Neuron Glia Biology



Article

Disrupted axo-glial junctions result in accumulation of abnormal mitochondria at nodes of Ranvier


STEVEN EINHEBER a1c1, MANZOOR A. BHAT a2a3a4a5 and JAMES L. SALZER a6a7a8
a1 Hunter College School of Health Sciences, New York, USA
a2 Curriculum in Neurobiology, University of North Carolina School of Medicine, Chapel Hill, USA
a3 Department of Cell and Molecular Physiology, University of North Carolina School of Medicine, Chapel Hill, USA
a4 Neurodevelopmental Disorders Research Center, University of North Carolina School of Medicine, Chapel Hill, USA
a5 Neuroscience Center, University of North Carolina School of Medicine, Chapel Hill, USA
a6 Department of Cell Biology, Skirball Institute of Biomolecular Medicine, New York University School of Medicine, New York, USA
a7 Department of Neurology, Skirball Institute of Biomolecular Medicine, New York University School of Medicine, New York, USA
a8 Molecular Neurobiology Program, Skirball Institute of Biomolecular Medicine, New York University School of Medicine, New York, USA

Article author query
einheber s   [PubMed][Google Scholar] 
bhat ma   [PubMed][Google Scholar] 
salzer jl   [PubMed][Google Scholar]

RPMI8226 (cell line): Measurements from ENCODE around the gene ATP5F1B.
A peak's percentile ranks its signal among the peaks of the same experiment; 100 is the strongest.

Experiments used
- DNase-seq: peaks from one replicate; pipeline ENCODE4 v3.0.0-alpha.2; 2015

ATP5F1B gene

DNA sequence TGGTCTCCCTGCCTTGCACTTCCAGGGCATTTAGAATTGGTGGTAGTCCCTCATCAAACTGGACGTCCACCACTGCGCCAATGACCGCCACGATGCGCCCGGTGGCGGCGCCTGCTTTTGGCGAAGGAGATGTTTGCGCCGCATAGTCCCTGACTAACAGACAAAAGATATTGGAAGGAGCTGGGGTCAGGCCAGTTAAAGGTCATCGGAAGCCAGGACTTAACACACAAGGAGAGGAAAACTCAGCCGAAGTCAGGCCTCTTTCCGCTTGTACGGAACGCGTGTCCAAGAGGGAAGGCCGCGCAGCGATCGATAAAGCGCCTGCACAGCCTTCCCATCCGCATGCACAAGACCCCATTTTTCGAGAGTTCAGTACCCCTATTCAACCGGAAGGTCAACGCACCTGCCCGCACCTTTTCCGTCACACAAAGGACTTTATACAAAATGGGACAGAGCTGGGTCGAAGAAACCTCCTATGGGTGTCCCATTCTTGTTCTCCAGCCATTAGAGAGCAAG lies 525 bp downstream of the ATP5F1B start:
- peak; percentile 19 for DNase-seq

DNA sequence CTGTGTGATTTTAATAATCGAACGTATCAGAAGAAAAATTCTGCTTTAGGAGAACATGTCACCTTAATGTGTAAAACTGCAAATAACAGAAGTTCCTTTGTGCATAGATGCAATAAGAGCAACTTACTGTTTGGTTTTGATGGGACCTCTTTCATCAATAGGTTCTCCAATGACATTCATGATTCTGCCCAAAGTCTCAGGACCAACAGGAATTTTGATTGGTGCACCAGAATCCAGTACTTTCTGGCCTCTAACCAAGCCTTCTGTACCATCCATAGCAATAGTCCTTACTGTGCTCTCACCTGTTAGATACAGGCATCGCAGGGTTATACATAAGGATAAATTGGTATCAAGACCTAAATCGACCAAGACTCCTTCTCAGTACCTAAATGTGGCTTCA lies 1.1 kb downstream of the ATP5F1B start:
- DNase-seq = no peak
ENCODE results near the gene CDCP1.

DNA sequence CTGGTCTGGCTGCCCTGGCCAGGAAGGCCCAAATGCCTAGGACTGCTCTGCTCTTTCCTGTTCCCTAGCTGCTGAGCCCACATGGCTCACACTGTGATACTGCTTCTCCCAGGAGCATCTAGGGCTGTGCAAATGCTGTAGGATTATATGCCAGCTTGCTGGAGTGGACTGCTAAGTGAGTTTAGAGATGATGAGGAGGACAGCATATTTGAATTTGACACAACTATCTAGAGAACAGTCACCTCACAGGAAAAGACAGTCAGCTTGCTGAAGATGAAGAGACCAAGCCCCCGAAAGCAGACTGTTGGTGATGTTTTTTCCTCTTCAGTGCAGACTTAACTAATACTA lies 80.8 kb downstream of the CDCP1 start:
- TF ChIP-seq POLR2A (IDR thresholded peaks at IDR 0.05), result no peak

Abstract

Mitochondria and other membranous organelles are frequently enriched in the nodes and paranodes of peripheral myelinated axons, particularly of large caliber axons. The physiological role(s) of this organelle enrichment and the rheologic factors that regulate it are not well understood. Previous studies indicate that axonal transport of organelles across the nodal/paranodal region is regulated locally. In this study, we have examined the ultrastructure of myelinated axons in the sciatic nerves of mice deficient in contactin-associated protein (Caspr), an integral junctional component. These mice, which lack the normal septate-like junctions that promote attachment of the glial (paranodal) loops to the axon, contain aberrant mitochondria in their nodal/paranodal regions. Typically, these mitochondria are large, swollen and occupy prominent varicosities of the nodal axolemma. In contrast, mitochondria outside the nodal/paranodal regions of the myelinated axons appear normal. These findings suggest that paranodal junctions regulate mitochondrial transport and function in the axoplasm of the nodal/paranodal region of myelinated axons of peripheral nerves. They further indicate that paranodal junctions might have a role, either direct or indirect, in the local regulation of energy metabolism in the nodal region.

(Published Online March 5 2007)


Key Words: Contactin associated protein; Caspr; paranode; myelin; sciatic nerve; axonal transport.

Correspondence:
c1 Hunter College, School of Health Sciences, 425 E 25th Street, New York, NY 10010, USA, phone: 212 481 4502, email: seinhebe@hunter.cuny.edu